Russian poet Evgeny Yevtushenko retells a childhood memory: standing with his grandmother, he watched a pathetic line of German prisoners being paraded down a Moscow street that was lined on both sides by angry Russians.
All at once I saw an elderly woman in tattered boots lay her hand on a policeman’s shoulder. “Let me through,” she said.
There must have been something about her that made him step aside.
The woman went up to the column of Germans, took something wrapped in a kerchief from inside her coat, and unfolded it. It was the heel of a loaf of black bread.
And suddenly women started running up to the soldiers from all sides, shoving bread, cigarettes, anything into their hands.
They were enemies no longer.
They were people.
This is just one story (and probably the shortest) in an anthology for children and teens, Power of Goodness. Some stories really happened, others are drawn from fiction, but all of them illustrate honesty, generosity, and nonviolence. Victor Hugo’s Les Miserables is represented with an excerpt, as are real-life stories from Gaza, Chechnya, and the civil rights movement in the USA. Some stories link explicitly to biblical values.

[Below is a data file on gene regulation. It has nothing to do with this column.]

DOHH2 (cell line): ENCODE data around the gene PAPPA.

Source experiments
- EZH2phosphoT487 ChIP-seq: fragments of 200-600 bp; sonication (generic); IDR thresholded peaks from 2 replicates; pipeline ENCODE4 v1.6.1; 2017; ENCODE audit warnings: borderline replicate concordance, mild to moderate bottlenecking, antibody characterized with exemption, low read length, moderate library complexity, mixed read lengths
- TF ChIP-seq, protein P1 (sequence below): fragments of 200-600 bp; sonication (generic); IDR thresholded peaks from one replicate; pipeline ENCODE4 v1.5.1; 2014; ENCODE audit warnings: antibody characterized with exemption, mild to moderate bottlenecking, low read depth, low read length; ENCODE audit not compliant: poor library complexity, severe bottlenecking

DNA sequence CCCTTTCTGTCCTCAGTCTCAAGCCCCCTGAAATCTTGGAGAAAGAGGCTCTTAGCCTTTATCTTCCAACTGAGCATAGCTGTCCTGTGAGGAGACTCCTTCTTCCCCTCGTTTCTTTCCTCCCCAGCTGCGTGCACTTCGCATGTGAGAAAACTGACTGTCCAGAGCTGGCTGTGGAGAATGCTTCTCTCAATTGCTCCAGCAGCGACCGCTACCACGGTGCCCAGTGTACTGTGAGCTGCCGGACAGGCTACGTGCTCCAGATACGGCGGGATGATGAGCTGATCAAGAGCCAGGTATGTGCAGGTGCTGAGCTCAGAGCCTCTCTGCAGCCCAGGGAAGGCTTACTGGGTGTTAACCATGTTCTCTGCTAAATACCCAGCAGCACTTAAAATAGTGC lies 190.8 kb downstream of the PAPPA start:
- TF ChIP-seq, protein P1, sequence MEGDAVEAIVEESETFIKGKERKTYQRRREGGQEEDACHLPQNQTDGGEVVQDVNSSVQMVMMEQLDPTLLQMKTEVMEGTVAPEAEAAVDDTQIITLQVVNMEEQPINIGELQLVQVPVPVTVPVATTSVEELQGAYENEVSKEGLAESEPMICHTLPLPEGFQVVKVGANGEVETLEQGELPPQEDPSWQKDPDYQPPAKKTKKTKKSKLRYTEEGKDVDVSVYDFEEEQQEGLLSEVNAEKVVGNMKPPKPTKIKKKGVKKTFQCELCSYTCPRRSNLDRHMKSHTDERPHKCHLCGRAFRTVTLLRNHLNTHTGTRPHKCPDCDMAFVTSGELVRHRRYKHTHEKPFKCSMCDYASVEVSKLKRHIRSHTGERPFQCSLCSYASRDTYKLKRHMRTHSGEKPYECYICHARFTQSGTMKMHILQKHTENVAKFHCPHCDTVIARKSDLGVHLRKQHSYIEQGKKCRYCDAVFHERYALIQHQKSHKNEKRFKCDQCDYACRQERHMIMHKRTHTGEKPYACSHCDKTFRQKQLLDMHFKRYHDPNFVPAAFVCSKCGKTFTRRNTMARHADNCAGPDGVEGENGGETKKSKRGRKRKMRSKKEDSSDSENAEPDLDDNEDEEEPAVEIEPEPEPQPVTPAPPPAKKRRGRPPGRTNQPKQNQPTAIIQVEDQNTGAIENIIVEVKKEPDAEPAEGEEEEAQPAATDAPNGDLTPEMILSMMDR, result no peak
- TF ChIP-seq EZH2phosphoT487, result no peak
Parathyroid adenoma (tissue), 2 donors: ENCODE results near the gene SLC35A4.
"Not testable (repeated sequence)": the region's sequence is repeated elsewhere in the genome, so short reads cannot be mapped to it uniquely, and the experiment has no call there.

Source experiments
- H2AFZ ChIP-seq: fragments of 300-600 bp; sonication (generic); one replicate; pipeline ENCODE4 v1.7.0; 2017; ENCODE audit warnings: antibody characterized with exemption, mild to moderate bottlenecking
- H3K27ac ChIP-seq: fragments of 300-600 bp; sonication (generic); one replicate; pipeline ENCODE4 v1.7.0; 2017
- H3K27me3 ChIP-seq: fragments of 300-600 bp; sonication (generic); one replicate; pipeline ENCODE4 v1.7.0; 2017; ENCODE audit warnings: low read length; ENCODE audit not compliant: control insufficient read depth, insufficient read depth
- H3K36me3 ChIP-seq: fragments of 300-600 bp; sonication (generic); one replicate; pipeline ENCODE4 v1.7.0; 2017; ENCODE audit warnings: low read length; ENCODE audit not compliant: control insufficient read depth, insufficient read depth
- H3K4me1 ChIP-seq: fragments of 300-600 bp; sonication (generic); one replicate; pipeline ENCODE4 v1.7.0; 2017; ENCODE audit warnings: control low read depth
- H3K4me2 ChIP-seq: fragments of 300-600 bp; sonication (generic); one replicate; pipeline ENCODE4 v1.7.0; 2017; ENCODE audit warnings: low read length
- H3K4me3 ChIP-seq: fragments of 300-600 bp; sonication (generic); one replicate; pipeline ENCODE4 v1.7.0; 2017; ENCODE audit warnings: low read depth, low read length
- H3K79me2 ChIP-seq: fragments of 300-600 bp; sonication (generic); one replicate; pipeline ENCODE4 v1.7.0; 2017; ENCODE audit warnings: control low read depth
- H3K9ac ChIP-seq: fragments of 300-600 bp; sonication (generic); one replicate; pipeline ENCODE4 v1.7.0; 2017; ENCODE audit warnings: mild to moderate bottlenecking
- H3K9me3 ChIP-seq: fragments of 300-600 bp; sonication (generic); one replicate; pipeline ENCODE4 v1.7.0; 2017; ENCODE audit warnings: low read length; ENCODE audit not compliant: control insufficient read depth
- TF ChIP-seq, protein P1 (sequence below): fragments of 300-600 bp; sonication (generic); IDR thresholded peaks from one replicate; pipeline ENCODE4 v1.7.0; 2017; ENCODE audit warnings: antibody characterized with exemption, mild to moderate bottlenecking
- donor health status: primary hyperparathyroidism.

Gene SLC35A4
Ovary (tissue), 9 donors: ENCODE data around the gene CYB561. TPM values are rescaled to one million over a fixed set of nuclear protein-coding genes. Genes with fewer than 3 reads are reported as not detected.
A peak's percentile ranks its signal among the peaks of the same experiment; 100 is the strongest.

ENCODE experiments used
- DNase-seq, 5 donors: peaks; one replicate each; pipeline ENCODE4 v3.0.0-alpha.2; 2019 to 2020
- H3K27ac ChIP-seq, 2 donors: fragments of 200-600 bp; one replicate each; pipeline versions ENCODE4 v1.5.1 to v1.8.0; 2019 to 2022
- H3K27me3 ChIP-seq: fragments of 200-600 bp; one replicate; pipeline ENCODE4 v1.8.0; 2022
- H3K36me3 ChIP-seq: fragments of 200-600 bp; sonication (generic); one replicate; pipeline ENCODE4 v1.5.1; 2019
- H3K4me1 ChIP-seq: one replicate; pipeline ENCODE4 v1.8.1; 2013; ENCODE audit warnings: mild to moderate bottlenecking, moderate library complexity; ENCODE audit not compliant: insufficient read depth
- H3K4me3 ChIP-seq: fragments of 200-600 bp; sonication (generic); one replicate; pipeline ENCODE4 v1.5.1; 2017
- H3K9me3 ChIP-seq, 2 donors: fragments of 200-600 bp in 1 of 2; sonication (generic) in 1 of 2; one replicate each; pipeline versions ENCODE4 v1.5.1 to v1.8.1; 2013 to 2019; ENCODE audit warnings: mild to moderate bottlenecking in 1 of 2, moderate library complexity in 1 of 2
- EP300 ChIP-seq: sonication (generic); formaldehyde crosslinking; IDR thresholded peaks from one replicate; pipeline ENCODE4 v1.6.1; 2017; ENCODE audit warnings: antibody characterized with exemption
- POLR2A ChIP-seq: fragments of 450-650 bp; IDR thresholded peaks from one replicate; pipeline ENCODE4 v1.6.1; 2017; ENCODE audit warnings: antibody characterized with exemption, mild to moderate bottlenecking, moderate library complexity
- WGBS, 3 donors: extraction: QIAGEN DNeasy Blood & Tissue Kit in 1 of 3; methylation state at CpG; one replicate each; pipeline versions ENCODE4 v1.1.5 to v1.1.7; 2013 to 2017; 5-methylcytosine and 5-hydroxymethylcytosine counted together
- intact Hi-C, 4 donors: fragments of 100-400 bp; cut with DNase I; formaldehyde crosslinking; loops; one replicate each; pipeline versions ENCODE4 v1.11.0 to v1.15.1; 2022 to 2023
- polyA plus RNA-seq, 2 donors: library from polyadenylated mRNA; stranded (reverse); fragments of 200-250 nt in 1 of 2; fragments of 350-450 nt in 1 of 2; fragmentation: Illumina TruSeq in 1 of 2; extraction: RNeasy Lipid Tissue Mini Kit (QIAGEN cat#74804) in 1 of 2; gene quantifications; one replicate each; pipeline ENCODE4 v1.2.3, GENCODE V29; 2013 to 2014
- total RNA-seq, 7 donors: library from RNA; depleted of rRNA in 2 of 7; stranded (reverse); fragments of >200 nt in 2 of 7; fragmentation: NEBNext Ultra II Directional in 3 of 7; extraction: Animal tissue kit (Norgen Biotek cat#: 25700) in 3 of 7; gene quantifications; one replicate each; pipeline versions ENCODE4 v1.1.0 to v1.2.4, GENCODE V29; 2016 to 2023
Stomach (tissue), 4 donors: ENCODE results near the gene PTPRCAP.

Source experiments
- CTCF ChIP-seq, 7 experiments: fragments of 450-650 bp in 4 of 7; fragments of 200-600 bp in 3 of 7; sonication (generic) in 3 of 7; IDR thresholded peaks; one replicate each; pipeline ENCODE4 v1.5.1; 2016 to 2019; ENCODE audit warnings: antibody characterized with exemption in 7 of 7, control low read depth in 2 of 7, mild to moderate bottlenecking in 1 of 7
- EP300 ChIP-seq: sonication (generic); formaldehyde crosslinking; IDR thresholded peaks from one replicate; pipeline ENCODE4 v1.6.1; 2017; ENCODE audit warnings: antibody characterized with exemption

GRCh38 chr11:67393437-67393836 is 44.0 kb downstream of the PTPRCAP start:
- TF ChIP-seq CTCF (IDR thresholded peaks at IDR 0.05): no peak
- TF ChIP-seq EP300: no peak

I’ve been involved for twenty years with Friends International Library, a publishing program that began with Russian translations of Quaker writings. But this Power of Goodness project is different. The book is in three languages (English, Russian, and Chechen) and its audience is the young people of Russia’s Chechen republic. Psychologists and educators have just collaborated to produce a new teacher’s supplement for the book and to organize seminars for teachers who will use the book in Chechen classrooms. And all of the illustrations for the stories are by children.
The goal: to contribute to healing and reconciliation in that traumatized region.
For more information, visit this site: http://johanpdx.blogspot.com/2011/05/lighting-another-candle-in-dark.html
Contributed by Johan Maurer, Reedwood Friends